A United States jury continues to deliberate on whether four members of the far-right militia group known as the Oath Keepers committed the crime of “seditious conspiracy” during the January 6, 2021, attack on the US Capitol.
During closing arguments on Wednesday, federal prosecutor Louis Manzo told the jury that the defendants had been willing recruits in an effort to use violent means to stop the certification of the 2020 presidential election, in which Republican incumbent Donald Trump lost to Democrat Joe Biden.
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“Our democracy was under attack, but for the defendants, it was everything they trained for and a moment to celebrate,” Manzo said. “The defendants could not let the election stand. They could not let Biden come to power.”
The conclusion of the trial will mark the end of one of the most high-profile cases related to the deadly attack on the US Capitol, in which a mob of Trump supporters tried to halt the peaceful transition of power.
The four Oath Keepers members on trial — Roberto Minuta, Joseph Hackett, David Moerschel and Edward Vallejo — are facing charges of seditious conspiracy for their role in the attacks.
In November, the group’s leader, Stewart Rhodes, was found guilty of the same charge and faces a prison sentence of up to 20 years.
More than 950 people have been charged with crimes in relation to the 2021 Capitol attack, and at least 192 people have been sentenced to time behind bars, according to the US Department of Justice.
The charges range from crimes such as entering a restricted building and impeding an official proceeding, to assaulting police officers and conspiracy.
About 484 have also pleaded guilty to various charges. Several Oath Keepers have previously offered guilty pleas to seditious conspiracy, a relatively rare and difficult-to-prove charge that alleges the defendant plotted to attack the US government or oppose its authority.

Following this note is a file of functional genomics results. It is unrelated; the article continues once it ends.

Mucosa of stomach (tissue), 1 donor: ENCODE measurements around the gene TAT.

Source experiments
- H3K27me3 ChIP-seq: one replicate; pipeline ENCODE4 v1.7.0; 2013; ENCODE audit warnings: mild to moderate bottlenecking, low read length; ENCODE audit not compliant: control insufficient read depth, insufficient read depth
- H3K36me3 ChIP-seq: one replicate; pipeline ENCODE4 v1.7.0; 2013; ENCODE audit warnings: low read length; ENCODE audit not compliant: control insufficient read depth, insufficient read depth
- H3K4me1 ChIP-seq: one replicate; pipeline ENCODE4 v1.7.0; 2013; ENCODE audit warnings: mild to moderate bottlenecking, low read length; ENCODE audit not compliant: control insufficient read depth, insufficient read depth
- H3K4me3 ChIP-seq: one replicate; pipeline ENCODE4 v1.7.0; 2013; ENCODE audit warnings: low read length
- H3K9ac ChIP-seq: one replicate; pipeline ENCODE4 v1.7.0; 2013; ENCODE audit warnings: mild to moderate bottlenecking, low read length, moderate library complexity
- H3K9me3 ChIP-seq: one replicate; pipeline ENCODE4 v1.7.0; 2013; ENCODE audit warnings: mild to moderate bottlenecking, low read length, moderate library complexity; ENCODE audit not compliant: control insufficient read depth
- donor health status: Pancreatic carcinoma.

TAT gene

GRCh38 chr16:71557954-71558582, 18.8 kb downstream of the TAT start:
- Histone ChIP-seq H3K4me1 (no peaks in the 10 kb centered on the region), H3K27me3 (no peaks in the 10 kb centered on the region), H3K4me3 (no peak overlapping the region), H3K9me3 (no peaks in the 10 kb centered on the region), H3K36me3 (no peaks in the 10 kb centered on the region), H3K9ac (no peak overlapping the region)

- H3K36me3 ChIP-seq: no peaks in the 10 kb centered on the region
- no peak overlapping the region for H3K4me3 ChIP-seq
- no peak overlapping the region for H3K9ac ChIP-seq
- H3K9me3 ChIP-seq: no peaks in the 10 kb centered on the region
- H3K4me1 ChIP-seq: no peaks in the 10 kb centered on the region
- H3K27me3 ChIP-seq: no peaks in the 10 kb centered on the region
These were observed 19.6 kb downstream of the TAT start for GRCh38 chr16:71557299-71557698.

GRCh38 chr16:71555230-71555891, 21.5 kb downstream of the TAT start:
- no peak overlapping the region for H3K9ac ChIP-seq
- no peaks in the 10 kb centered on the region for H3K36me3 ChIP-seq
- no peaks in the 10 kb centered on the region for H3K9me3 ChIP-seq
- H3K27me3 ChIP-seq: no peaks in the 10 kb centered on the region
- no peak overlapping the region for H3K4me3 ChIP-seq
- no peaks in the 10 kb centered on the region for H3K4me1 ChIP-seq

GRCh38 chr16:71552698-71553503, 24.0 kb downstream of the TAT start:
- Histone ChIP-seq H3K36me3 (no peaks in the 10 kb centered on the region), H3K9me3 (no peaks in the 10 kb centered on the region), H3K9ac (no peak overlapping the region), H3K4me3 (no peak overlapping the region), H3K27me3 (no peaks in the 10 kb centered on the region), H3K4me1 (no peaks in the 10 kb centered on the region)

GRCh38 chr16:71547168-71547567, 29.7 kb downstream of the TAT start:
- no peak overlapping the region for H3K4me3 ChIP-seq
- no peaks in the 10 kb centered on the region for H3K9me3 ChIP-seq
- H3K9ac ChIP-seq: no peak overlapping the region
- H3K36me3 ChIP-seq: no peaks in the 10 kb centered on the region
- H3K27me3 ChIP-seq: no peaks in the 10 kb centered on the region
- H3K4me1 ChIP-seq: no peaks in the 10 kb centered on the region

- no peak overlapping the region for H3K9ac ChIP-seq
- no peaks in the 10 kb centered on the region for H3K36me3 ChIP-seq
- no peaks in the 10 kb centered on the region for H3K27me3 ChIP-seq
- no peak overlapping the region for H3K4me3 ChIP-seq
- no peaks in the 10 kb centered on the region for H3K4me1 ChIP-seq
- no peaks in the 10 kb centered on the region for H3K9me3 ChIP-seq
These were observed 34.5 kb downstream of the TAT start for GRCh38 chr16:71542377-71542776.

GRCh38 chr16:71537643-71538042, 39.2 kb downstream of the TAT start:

They include Graydon Young, a 54-year-old Florida resident who submitted his plea during a hearing in June 2021.
November’s seditious conspiracy conviction against Rhodes and another leader in the Oath Keepers’ Florida chapter was seen as a major victory for the Department of Justice. The current trial of the four members will test whether a jury can also be persuaded to convict lower-level members of sedition.
During Rhodes’s trial, three other members of the Oath Keepers were acquitted of sedition but found guilty of obstructing Congress from certifying the electoral count, which can also result in up to 20 years in prison.
While none of the four defendants in the current trial was believed to have held high-ranking positions in the group, Hackett, Minuta and Moerschel physically entered the Capitol, while Vallejo allegedly stockpiled weapons in nearby Virginia.
The defendants’ lawyers have denied that the four members plotted to block the certification and said that the prosecution had painted a misleading picture of their involvement.
“This case is about a narrative in a sea of evidence,” said Minuta’s lawyer William Shipley. “But the evidence isn’t there.”
Prosecutors have pointed to incendiary videos Minuta posted on social media on the day of the riot as evidence to the contrary.
“You know what? Millions will die. So what?” Minuta says in one video. “Get your fucking soul ready. Get right with God.”